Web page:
A California teenager was prohibited from wearing her “Make America Great Again” hat in school, so she’s suing the school district.
Maddie Mueller, a senior at Clovis North High School in Fresno, claims the school violated her First Amendment rights by forbidding her from wearing the hat on campus. Mueller was planning on wearing the hat as part of a demonstration by a group called the Valley Patriots, which asked members to wear MAGA gear on February 20, according to a local CBS affiliate.
The school cited the dress code, which states that students can’t wear certain logos on campus, as the reason why she couldn’t wear the hat, the news outlet reported. But Mueller claims that “MAGA” isn’t a logo, it’s a political statement.
“To my knowledge, Trump is not a logo. It’s a last name. It’s just our president, you can’t claim the president is a logo, sports team, or affiliated with any gang,” Mueller said. “How is being a patriot in trying to show pride in your country — how is that inappropriate?”
It may seem odd that a high schooler who may not be old enough to vote, and who certainly wasn’t old enough to vote for Trump in 2016, feels so strongly about her right to wear a MAGA hat in school. But as Hilary George-Parkin wrote for Racked in 2017, MAGA hats aren’t just a political symbol; they’ve become a form of adolescent rebellion. The red caps have become ubiquitous in Washington, DC, but they’re rarely worn by locals, the overwhelming majority of whom didn’t vote for Trump. Instead, the hats are often worn by teens and preteens who are in town for a school trip.
For some teenagers — as well as for some adults, including Kanye West, who has donned a MAGA hat on several occasions and once said it made him feel like “Superman” — MAGA hats are a symbol of rebellion, albeit an arguably regressive type. The MAGA hat is a reaffirmation of so-called traditional American values in an era that critics claim has become too politically correct. MAGA hats are loaded with so much meaning that they were named the 2016 Symbol of the Year by Stanford’s Symbolic Systems program, which cited the hats’ widespread recognition and “effective distillation” of Trump’s campaign into a single accessory.
All of which brings us back to Clovis North’s MAGA hat ban. While Mueller claims the school is violating her right to free expression by prohibiting her from wearing the hat, school officials maintain that they don’t have a problem with her politics; they’re just trying to prevent on-campus disruptions. “Bottom line for us is the dress code is for kids to feel safe at school and free of distractions so they can focus on learning,” Kelly Avants, the chief communication officer for the Clovis Unified School District, told the CBS affiliate.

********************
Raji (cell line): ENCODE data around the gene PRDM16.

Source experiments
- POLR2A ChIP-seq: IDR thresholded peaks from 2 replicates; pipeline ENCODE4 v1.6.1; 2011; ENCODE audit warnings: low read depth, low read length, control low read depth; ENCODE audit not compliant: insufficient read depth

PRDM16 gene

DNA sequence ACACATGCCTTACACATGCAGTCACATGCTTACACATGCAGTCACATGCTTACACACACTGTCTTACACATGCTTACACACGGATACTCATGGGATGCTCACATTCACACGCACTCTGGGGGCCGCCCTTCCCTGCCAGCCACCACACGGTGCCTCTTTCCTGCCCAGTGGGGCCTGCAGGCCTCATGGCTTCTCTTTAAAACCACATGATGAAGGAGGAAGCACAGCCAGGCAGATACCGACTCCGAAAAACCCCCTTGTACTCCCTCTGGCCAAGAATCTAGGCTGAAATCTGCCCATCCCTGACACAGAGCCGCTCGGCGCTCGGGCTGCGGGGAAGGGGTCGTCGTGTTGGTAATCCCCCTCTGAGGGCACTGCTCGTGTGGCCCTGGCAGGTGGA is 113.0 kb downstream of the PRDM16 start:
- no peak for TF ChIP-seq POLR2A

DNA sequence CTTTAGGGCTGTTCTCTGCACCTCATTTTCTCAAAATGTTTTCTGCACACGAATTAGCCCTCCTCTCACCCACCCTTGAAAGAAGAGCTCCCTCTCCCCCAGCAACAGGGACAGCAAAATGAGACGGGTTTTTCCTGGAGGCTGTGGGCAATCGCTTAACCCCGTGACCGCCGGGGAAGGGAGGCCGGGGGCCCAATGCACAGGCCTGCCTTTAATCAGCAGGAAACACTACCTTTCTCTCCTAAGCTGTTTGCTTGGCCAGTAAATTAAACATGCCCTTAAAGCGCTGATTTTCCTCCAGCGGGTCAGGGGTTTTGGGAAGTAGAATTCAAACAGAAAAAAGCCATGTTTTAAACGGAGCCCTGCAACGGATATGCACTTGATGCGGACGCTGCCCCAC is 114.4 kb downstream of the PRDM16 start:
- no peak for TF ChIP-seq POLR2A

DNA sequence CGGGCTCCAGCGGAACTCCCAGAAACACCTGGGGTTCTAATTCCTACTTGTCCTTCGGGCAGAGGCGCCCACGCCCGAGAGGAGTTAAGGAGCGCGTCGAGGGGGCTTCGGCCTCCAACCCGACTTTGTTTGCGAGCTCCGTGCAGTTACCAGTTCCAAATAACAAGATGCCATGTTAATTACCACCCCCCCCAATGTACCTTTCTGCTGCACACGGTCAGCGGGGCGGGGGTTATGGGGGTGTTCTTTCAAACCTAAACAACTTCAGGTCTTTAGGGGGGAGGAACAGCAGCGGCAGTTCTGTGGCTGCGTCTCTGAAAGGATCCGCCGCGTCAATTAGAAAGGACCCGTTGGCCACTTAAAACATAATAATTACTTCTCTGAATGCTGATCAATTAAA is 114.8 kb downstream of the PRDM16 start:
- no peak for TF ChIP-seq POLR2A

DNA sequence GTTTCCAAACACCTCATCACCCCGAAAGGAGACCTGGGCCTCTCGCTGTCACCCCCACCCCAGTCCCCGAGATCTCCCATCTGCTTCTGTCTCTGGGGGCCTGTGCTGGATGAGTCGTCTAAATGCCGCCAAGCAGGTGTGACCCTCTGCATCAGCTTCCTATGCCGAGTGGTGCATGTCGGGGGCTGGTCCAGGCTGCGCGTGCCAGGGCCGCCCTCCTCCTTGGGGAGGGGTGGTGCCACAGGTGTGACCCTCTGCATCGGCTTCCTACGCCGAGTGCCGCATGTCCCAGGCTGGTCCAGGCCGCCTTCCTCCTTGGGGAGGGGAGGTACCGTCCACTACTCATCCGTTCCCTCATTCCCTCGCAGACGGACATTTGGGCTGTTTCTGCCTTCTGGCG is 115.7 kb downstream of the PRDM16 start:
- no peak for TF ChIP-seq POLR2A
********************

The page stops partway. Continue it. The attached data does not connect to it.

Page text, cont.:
As the Washington Post notes, First Amendment rights are not absolute, especially in public school districts where students have all kinds of limits placed on what they can do, wear, and say on campus. In 2014, a different California school was sued for forbidding students from wearing American flag apparel on Cinco de Mayo, claiming it could lead to “substantial disruptions because of previous altercations.” A court upheld the ban. But last year, an Oregon school was forced to pay a $25,000 settlement to a student who was suspended for wearing a shirt supporting the proposed border wall.
More often than not, though, school dress codes punish students from marginalized backgrounds, not students who try to express their political views on campus. As Nadra Nittle wrote for Vox, public schools across the country have dress codes that body-shame girls — in one case, a student was forced to wear a literal “shame suit” with the phrase “dress code violation” emblazoned across the chest because the school said her dress was too short — and disproportionately target girls of color, trans and gender nonconforming students, and girls with curvier body types. In those cases, students are largely being targeted for who they are, not for what they wear.
Given this context, a MAGA hat could also be interpreted as disruptive or distracting. School dress codes are designed to minimize disruptions, but Mueller’s lawsuit clearly made her hat a bigger one than they’d planned for.